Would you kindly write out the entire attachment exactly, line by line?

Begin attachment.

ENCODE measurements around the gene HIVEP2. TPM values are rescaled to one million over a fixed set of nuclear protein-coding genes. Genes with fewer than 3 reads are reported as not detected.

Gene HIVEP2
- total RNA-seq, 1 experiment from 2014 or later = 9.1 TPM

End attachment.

ENCODE measurements around the gene HIVEP2. TPM values are rescaled to one million over a fixed set of nuclear protein-coding genes. Genes with fewer than 3 reads are reported as not detected.

Gene HIVEP2
- total RNA-seq, 1 experiment from 2014 or later = 9.1 TPM